Like other Windows Mobile phones, both email and text messages are in a common Messaging menu. The QWERTY keypad is used to input any text, but Windows Mobile will attempt to predict what you are typing. This comes in handy for longer words, but can also be an annoyance at times. For instance, when typing a web address it tries to finish off .com, thinking you are trying to type a bigger word, such as “compared” or “complete,” and the only way to ignore the suggestion is to add an unneeded space or wait 2-3 seconds, if you try to scroll up or down to the next field it will scroll through the selections. This feature can be turned off altogether.

Email setup is easy, and you can add any POP-3 or IMAP account. Windows Mobile 6 supports HTML formatted e-mails, allowing for a realistic view. The client is similar to Outlook on a computer; you can filter your inbox to see certain emails, view different folders, reply to a message or forward messages to another recipient. Attachments can be downloaded or viewed as long as there is a program on the phone that can handle it (such as a PDF viewer or mp3 player, more on those later,) and you can also attach files to outgoing email. Windows Mobile 6 also allows synchronization with your company Exchange Server.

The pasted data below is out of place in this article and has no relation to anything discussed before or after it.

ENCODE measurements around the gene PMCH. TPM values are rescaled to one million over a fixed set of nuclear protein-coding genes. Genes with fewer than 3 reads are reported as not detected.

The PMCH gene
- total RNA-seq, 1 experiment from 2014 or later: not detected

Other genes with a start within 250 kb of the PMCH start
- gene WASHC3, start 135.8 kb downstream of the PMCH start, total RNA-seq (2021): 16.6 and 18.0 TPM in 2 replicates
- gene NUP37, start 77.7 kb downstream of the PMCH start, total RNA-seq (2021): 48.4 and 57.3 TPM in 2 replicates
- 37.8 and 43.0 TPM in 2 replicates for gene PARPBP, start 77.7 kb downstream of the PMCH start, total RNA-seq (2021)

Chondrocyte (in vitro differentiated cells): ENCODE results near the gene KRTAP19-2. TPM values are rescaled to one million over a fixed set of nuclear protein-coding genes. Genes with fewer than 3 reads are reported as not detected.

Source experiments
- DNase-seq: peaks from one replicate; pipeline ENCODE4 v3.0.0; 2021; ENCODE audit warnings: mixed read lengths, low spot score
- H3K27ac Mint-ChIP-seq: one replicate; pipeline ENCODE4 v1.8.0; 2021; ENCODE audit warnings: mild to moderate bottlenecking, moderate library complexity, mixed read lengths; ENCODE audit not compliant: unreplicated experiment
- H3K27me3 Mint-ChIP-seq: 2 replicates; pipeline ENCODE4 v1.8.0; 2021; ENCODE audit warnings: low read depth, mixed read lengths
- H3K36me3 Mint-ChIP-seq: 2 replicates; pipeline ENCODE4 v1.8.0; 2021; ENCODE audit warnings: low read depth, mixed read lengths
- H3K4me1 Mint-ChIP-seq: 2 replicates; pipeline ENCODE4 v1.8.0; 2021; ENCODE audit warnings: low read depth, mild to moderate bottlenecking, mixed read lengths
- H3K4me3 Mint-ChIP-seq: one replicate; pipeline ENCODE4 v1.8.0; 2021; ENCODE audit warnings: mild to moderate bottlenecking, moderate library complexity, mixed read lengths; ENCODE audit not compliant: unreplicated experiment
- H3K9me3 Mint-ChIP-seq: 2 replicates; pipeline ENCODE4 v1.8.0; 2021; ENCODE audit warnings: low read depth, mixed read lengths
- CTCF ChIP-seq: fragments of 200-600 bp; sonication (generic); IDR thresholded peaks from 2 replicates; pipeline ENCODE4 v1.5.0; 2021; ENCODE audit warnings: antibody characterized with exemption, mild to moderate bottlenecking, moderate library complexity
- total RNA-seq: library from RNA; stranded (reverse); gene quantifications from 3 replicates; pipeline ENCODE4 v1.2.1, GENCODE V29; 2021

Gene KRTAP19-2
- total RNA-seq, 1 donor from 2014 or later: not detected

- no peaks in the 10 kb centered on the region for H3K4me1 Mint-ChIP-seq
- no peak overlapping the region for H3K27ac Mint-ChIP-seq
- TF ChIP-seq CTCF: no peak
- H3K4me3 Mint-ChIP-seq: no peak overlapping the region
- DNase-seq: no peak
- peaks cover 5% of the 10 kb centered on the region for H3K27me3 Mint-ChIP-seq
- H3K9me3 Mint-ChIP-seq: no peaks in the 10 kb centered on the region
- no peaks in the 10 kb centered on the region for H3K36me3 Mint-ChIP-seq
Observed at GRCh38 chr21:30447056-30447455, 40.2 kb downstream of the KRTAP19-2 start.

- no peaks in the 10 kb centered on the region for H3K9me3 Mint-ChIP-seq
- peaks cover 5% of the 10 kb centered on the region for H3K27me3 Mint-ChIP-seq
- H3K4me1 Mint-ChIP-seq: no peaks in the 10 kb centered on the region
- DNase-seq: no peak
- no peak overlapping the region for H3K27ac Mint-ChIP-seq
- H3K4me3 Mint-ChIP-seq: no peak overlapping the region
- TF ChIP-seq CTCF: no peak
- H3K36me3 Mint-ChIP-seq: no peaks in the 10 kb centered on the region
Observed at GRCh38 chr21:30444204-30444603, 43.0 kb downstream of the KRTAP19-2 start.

The only email you cannot set up through the standard Messaging menu is a Hotmail/Live account. When trying to set up those accounts it will redirect you to Interestingly (but refreshingly,) the MSN Messenger client is not preloaded on the phone.


As an international device, the Ace has support for both CDMA and GSM. On the domestic side you have support for Sprint’s 800/1900 MHz CDMA, while on the other side of the pond you will find 900/1800 MHz GSM support. In the States the phone zips along at EVDO Rev 0 speeds, but in international mode you’re stuck with GPRS 2G data.